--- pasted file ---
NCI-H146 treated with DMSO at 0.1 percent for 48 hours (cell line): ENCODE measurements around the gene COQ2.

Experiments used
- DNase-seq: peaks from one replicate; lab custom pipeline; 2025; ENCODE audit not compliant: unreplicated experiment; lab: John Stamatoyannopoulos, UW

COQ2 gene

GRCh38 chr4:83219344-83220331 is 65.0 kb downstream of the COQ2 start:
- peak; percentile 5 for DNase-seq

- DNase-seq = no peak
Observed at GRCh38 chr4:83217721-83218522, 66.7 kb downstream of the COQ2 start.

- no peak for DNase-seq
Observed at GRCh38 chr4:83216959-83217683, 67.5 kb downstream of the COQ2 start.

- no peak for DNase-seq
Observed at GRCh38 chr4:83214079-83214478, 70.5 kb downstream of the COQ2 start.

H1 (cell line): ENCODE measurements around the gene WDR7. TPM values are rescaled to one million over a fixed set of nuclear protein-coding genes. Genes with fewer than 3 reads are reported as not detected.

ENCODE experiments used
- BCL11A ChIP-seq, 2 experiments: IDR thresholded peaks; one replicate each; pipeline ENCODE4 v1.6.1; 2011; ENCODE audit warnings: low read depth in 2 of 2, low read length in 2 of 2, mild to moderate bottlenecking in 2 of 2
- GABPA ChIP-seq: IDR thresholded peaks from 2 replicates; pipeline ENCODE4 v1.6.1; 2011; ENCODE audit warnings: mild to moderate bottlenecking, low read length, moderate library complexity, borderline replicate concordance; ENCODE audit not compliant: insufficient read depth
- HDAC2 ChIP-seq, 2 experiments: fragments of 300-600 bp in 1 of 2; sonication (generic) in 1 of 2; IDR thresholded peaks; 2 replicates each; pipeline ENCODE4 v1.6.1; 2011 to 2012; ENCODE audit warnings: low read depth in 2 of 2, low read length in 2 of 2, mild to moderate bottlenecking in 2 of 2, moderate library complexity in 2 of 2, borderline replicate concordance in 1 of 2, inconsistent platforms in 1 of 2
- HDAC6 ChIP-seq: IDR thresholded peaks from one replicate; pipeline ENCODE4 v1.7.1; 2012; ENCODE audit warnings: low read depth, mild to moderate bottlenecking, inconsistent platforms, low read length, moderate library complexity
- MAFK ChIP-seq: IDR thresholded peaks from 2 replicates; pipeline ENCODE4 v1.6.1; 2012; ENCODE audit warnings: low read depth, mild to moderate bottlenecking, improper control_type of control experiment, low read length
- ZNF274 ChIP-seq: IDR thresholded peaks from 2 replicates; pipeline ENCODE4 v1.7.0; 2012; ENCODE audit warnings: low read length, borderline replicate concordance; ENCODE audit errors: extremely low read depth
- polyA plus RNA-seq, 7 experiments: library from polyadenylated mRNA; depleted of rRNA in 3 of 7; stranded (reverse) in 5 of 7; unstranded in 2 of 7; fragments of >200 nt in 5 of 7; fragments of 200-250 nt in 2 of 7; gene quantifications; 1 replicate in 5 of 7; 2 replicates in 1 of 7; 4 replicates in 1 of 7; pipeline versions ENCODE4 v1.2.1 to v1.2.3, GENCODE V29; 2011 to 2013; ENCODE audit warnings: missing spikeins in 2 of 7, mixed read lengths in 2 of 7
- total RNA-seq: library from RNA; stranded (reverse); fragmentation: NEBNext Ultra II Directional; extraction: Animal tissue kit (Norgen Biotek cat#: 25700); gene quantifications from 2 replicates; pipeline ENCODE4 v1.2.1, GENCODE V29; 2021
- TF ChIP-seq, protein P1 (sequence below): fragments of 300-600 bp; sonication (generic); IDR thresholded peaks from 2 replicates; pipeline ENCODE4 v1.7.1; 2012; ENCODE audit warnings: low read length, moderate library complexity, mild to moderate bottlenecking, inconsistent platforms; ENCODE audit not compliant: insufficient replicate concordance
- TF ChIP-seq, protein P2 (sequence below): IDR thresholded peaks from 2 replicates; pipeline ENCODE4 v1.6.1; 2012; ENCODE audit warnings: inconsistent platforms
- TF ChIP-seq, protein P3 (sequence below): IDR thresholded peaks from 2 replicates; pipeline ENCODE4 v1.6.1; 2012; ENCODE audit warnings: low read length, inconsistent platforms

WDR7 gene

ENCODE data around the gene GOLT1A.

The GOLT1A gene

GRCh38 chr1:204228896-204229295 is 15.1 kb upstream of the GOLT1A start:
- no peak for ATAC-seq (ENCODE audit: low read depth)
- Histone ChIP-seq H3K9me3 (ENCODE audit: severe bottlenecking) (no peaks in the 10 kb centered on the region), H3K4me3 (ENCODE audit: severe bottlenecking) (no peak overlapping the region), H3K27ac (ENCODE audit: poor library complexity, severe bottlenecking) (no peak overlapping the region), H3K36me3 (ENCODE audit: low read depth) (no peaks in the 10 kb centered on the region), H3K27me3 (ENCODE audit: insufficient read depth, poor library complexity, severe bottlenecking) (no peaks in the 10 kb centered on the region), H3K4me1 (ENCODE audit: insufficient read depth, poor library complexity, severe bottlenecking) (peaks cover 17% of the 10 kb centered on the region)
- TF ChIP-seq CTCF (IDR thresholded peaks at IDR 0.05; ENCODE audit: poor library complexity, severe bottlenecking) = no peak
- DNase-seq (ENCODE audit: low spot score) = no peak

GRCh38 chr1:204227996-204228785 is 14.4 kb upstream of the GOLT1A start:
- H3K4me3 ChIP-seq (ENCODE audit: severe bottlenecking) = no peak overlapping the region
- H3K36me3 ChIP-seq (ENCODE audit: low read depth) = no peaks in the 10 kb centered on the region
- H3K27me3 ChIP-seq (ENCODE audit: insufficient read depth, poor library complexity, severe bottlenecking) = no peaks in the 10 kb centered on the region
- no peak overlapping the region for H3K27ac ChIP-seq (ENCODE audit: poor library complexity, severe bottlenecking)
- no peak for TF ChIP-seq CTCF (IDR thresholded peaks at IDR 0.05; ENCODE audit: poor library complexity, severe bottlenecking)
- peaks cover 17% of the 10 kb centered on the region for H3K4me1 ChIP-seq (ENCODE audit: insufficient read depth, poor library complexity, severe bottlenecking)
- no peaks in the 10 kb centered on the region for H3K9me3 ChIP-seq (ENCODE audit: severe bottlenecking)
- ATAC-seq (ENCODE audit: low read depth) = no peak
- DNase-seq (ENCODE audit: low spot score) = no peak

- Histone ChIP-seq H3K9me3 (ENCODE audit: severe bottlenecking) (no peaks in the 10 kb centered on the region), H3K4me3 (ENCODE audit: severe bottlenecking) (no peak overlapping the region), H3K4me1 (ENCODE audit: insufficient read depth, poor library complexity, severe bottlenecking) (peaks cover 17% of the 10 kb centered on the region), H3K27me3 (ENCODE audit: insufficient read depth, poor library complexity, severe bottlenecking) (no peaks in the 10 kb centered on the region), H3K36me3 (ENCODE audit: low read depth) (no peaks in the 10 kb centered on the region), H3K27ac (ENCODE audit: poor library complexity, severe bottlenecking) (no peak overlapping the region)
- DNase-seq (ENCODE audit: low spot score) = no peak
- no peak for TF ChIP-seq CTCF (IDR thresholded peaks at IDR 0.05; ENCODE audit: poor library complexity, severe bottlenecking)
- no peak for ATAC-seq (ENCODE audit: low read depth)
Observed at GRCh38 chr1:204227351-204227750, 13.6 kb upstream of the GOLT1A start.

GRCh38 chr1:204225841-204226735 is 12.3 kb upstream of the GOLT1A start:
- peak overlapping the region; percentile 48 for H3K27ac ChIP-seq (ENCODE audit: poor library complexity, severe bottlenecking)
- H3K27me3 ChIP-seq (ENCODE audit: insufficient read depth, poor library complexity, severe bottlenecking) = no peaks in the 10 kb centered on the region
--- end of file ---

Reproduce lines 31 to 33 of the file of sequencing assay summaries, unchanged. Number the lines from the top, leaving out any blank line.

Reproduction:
- Histone ChIP-seq H3K9me3 (ENCODE audit: severe bottlenecking) (no peaks in the 10 kb centered on the region), H3K4me3 (ENCODE audit: severe bottlenecking) (no peak overlapping the region), H3K27ac (ENCODE audit: poor library complexity, severe bottlenecking) (no peak overlapping the region), H3K36me3 (ENCODE audit: low read depth) (no peaks in the 10 kb centered on the region), H3K27me3 (ENCODE audit: insufficient read depth, poor library complexity, severe bottlenecking) (no peaks in the 10 kb centered on the region), H3K4me1 (ENCODE audit: insufficient read depth, poor library complexity, severe bottlenecking) (peaks cover 17% of the 10 kb centered on the region)
- TF ChIP-seq CTCF (IDR thresholded peaks at IDR 0.05; ENCODE audit: poor library complexity, severe bottlenecking) = no peak
- DNase-seq (ENCODE audit: low spot score) = no peak